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What is a Peace Lily Plant?
This plant is one of the most popular indoor plants for several reasons! First, it's one of the top 10 indoor air cleaning plants! Another reason people love this plant is it's super easy to maintain! It also displays attractive white spathe bracts covering the spadix (spikes that have small flowers on a fleshy stem) in the spring. These blooms can last from 3 to 8 weeks, depending on the climate. Interestingly, this beauty got its name for its white flower, as white is a symbol of a ceasefire or peace.
This Peace Lily makes a suitable floor plant as it can reach 2-3 feet tall and wide. It can droop when it's thirsty, giving visual clues. Just water with the following directions, and it will perk up, and its stems will become more turgid. If the spathe is turning greenish, it's an indication of too much water. After watering, let the plant drain well and watch for it to give you clues on its moisture needs.
If eaten, this indoor plant is mildly toxic and will induce oral sensitivity, extreme drooling, vomiting, and trouble swallowing. When working with the plant or trimming, wear gloves as the sap can cause skin irritation.
Great for people:
- Who have medium indirect light
- Who need visual cues and reminders
- Who are 'peacemakers!'
How to Care for a Peace Lily Plant
The Peace Lily plant will produce the flower-like spathes and spadix in moderate indirect sunlight. It can tolerate lower light, but it may not flower in the early spring or summer as usual. Northern and eastern exposure close to a window is optimum. They don't tolerate hot indirect sun in the afternoon or evening as it can burn the leaves.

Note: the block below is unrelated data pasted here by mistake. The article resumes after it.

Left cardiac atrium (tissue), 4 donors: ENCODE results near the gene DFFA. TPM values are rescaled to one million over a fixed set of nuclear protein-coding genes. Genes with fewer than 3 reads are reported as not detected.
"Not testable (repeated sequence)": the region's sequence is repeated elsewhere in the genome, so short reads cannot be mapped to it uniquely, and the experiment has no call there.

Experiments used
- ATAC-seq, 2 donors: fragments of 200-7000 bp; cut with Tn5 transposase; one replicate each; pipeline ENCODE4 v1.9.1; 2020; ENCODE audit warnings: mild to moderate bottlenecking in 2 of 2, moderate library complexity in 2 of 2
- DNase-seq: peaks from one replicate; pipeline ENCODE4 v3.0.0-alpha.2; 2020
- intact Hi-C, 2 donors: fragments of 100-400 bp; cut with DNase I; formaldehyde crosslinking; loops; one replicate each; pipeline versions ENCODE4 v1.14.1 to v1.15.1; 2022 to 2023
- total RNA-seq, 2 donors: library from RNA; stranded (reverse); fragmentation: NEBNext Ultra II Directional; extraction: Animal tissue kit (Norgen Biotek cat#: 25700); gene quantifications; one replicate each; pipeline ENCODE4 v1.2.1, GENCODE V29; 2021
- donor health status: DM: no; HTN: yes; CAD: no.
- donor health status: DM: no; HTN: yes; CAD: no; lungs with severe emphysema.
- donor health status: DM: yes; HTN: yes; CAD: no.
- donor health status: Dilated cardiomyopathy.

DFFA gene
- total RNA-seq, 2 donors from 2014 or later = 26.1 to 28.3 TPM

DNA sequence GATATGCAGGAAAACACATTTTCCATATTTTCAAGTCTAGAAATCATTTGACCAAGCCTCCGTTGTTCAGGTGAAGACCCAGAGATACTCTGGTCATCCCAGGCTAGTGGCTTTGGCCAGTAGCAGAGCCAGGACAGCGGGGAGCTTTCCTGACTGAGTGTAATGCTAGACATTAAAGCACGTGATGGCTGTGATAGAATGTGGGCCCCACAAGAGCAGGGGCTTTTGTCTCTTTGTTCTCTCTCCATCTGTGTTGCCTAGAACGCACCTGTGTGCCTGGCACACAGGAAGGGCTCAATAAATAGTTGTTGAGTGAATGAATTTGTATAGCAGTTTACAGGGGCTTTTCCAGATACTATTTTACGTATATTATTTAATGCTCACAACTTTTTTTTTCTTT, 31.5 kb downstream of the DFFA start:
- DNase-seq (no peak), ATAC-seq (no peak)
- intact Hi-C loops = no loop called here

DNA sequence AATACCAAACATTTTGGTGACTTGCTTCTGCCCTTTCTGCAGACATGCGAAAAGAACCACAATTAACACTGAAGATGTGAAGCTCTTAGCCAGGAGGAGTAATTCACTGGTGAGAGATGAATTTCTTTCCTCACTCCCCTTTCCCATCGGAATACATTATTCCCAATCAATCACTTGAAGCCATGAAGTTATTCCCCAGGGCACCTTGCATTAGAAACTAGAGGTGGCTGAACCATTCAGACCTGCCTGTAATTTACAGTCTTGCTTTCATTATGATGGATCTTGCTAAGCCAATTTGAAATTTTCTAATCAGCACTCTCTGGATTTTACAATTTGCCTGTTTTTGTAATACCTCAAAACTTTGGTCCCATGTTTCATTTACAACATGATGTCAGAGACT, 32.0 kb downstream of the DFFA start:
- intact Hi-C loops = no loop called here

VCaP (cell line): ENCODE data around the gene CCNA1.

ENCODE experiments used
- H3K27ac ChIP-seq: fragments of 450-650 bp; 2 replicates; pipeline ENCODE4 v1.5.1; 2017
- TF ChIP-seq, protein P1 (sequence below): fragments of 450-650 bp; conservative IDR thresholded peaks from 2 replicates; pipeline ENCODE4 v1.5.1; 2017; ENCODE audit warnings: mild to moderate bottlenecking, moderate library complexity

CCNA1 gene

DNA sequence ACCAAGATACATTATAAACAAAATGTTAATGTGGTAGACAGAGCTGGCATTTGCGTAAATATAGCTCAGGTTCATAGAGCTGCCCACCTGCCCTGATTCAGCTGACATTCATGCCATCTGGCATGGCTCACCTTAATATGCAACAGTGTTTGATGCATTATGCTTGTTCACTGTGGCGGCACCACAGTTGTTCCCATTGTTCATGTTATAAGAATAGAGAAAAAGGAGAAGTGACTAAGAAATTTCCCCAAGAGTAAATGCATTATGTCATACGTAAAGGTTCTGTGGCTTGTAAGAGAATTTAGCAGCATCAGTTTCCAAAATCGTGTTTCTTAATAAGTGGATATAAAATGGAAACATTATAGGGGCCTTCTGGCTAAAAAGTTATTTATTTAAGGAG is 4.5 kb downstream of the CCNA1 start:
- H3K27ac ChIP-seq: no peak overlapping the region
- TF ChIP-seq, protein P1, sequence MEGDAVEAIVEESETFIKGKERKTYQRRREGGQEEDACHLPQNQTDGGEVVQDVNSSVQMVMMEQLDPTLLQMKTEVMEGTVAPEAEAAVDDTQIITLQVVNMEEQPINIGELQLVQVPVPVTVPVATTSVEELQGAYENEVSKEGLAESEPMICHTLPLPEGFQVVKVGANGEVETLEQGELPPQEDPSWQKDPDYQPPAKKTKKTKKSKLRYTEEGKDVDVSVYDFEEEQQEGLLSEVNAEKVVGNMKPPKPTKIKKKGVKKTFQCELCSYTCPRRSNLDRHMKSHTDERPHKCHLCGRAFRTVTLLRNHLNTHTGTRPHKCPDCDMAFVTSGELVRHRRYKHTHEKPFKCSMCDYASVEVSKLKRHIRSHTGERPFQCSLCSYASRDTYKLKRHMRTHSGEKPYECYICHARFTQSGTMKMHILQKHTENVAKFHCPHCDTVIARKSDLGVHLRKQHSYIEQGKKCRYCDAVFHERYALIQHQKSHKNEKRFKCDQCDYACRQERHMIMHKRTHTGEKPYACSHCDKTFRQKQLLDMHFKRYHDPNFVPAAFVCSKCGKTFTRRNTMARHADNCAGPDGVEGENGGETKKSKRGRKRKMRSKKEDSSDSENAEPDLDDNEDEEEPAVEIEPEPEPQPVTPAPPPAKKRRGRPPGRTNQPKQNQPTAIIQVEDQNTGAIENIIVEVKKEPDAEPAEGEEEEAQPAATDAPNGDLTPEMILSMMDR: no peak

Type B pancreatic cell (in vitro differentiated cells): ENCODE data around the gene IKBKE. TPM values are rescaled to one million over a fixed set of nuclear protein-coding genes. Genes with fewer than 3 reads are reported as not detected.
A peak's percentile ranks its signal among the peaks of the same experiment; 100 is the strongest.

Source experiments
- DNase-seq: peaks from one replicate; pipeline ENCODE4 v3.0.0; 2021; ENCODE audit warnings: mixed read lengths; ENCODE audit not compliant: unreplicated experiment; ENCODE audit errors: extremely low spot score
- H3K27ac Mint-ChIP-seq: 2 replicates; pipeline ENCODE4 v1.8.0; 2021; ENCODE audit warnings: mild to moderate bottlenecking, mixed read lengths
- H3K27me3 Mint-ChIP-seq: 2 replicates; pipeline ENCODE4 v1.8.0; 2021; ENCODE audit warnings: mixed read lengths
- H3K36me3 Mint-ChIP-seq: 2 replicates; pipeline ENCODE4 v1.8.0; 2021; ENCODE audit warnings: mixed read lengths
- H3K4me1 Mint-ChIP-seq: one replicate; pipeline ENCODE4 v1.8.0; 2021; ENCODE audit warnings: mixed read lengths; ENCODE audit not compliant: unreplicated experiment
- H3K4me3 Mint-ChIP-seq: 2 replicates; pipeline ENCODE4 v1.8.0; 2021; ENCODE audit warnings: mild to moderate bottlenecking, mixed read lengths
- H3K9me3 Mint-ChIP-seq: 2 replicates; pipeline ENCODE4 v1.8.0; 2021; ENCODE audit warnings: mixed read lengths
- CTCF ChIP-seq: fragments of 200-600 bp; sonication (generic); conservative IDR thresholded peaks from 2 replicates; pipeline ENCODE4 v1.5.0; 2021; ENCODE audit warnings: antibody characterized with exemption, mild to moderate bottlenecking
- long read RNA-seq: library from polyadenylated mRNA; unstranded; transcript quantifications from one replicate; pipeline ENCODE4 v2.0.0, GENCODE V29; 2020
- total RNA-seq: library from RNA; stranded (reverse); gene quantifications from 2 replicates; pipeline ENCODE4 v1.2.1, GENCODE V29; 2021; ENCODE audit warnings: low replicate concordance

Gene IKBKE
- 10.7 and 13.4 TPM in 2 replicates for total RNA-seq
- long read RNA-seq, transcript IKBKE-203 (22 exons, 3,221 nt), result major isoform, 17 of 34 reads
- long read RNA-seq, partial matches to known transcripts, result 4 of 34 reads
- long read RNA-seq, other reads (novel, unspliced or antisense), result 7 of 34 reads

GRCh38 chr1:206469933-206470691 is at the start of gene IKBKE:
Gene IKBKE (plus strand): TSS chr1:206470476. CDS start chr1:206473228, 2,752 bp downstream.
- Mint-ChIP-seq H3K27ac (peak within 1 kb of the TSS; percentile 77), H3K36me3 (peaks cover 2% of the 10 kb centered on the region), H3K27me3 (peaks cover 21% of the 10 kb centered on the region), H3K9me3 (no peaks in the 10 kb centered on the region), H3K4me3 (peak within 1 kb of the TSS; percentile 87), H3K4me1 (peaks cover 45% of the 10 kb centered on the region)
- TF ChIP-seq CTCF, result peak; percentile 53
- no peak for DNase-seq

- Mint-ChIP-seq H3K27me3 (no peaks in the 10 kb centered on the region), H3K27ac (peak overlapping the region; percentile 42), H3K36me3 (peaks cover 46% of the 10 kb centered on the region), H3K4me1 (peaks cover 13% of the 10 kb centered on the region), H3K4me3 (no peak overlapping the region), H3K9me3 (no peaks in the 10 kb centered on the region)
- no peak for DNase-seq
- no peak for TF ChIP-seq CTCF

The Peace Lily or Spathiphyllum is an easy indoor plant to manage. Let the top of the soil dry a little but generally keep it evenly moist and try watering once a week until you see what it tells you by its weepy cues. The leaves will droop if they're thirsty but will bounce back afterward. Use lukewarm, filtered, or bottled water, and flush the plant. These plants are sensitive to chemicals, so if using tap water, let it set out for 24 hours to allow the chlorine to evaporate.
When adding moisture, avoid watering the crown of the plant. Instead, water along the outside edges of the container. This approach will prevent lodging water between the stems and eventually rotting. Bottom watering is also an option and can get water to its roots faster. Place the container in a tub or sink filled with the water, as mentioned earlier, and let it sit for 15 minutes. The root system will soak upwards, penetrating the soil and roots.
Allow the water to drain fully before placing it back in a decorative pot if it's in a liner pot. Repeat this watering schedule when the Peace Lily's topsoil gets dry again. Slow down the watering schedule in the winter to every 10-14 days depending on the environment it’s in. This time of year, it is not growing as much and in a resting period.
Add humidity to it by spritzing several times a week and adding a humidifier or pebble tray to the container's bottom.
Keep your Peace Lily away from cold air or drafts near windows or doors in colder climates.
Add our organic fertilizer to the top layer of soil every two months for optimum growth and plant health in the spring and summer months. Suspend fertilizing in the fall and winter months while it rests.